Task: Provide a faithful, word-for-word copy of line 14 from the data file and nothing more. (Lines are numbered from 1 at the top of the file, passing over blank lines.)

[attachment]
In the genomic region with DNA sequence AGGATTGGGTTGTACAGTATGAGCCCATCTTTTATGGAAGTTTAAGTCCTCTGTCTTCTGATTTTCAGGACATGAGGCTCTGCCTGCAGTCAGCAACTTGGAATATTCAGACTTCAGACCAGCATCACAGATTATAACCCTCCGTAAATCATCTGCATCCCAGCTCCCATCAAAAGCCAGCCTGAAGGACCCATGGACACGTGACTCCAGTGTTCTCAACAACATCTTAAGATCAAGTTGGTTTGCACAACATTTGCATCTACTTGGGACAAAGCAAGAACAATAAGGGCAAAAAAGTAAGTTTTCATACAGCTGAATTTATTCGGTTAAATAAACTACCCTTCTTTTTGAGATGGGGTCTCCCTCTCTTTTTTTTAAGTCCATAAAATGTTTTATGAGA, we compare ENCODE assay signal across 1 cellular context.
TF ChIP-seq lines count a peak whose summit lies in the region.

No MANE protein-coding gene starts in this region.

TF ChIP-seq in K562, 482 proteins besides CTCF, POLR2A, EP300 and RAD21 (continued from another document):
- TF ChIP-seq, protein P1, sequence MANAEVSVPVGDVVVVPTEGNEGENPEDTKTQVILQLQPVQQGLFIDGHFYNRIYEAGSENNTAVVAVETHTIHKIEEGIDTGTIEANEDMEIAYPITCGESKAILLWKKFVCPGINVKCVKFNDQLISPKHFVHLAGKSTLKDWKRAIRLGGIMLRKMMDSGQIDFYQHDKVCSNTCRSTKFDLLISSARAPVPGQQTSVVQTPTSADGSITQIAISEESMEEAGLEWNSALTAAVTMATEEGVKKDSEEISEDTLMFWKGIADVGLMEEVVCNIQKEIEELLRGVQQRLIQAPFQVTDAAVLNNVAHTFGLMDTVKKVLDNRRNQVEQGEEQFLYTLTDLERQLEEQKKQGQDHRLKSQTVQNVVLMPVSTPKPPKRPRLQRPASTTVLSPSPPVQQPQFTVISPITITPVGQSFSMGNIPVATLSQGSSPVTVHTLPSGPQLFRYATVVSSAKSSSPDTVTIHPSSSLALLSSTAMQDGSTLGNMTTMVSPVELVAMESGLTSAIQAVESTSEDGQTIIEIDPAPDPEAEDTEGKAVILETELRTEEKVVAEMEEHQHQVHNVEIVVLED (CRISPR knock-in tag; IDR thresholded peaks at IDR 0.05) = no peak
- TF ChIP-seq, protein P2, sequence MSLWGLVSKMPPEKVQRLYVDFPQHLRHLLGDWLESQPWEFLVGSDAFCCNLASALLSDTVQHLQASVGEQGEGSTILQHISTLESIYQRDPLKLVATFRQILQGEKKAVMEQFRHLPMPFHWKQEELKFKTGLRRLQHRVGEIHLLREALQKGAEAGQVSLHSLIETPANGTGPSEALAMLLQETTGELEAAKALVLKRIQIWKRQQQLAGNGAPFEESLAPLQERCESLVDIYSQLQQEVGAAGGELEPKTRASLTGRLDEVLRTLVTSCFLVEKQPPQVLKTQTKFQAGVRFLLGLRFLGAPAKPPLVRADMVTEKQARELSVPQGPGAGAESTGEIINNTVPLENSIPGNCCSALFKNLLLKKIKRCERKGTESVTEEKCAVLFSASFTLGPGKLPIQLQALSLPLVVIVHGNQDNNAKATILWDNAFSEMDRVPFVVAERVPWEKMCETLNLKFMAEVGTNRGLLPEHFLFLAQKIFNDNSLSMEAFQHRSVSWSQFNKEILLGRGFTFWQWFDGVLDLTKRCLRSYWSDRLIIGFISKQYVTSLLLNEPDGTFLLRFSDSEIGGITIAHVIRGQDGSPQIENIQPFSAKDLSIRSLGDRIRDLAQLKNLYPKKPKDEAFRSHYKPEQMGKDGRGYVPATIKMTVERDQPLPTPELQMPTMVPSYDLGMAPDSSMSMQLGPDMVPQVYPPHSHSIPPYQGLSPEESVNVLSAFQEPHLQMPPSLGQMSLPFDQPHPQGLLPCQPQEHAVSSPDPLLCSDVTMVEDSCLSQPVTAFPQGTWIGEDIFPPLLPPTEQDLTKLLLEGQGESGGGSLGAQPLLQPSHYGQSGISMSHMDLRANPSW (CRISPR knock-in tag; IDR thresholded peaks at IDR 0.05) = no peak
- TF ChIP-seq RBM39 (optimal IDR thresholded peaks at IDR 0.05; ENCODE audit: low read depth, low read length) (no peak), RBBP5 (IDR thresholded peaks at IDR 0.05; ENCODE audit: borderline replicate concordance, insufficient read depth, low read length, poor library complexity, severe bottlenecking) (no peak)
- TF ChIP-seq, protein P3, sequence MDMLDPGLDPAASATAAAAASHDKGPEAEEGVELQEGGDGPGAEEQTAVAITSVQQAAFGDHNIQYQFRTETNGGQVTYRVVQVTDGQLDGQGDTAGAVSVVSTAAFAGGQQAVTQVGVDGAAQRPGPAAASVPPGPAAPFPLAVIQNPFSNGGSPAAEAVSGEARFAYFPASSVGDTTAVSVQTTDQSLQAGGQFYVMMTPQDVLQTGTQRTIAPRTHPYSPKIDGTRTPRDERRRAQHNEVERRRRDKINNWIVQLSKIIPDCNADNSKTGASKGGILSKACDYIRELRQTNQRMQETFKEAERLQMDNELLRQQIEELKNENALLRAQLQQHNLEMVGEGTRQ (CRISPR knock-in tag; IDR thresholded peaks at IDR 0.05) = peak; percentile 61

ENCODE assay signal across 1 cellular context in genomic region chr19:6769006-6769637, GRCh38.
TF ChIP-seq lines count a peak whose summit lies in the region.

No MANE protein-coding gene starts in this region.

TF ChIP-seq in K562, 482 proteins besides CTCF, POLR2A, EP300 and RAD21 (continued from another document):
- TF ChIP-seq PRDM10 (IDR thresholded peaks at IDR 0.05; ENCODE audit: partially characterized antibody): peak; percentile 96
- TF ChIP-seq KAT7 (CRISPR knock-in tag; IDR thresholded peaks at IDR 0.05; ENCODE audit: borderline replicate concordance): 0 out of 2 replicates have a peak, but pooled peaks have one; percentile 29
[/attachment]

- TF ChIP-seq KAT7 (CRISPR knock-in tag; IDR thresholded peaks at IDR 0.05; ENCODE audit: borderline replicate concordance): 0 out of 2 replicates have a peak, but pooled peaks have one; percentile 29